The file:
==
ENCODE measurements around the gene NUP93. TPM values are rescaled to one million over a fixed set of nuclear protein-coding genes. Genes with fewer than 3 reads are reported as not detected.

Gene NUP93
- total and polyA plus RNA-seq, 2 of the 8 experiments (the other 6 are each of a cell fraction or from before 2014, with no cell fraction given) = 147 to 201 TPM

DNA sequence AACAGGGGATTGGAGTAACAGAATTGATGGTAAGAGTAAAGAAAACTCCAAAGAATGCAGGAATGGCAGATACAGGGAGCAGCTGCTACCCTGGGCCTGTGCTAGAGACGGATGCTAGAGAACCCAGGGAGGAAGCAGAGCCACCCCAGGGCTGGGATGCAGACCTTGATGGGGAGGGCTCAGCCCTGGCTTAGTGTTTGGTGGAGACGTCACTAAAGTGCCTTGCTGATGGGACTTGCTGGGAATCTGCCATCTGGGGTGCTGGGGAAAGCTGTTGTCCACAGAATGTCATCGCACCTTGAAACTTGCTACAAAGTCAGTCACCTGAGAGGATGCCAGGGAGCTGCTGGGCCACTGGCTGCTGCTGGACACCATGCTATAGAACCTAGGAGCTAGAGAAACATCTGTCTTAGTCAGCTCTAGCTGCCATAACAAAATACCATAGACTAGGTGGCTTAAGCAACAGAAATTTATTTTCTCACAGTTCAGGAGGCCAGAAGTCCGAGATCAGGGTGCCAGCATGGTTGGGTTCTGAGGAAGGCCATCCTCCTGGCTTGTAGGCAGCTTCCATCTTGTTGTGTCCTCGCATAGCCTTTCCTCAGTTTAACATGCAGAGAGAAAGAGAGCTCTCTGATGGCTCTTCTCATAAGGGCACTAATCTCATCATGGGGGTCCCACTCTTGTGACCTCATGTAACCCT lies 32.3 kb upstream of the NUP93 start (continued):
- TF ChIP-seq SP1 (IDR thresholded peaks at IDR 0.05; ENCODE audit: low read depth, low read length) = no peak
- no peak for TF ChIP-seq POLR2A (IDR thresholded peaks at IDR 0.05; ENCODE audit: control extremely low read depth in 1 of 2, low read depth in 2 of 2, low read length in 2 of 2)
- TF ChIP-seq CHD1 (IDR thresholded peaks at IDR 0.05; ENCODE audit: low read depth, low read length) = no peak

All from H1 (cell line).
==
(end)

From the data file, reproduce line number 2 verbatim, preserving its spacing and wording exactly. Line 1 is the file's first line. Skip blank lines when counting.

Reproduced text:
Gene NUP93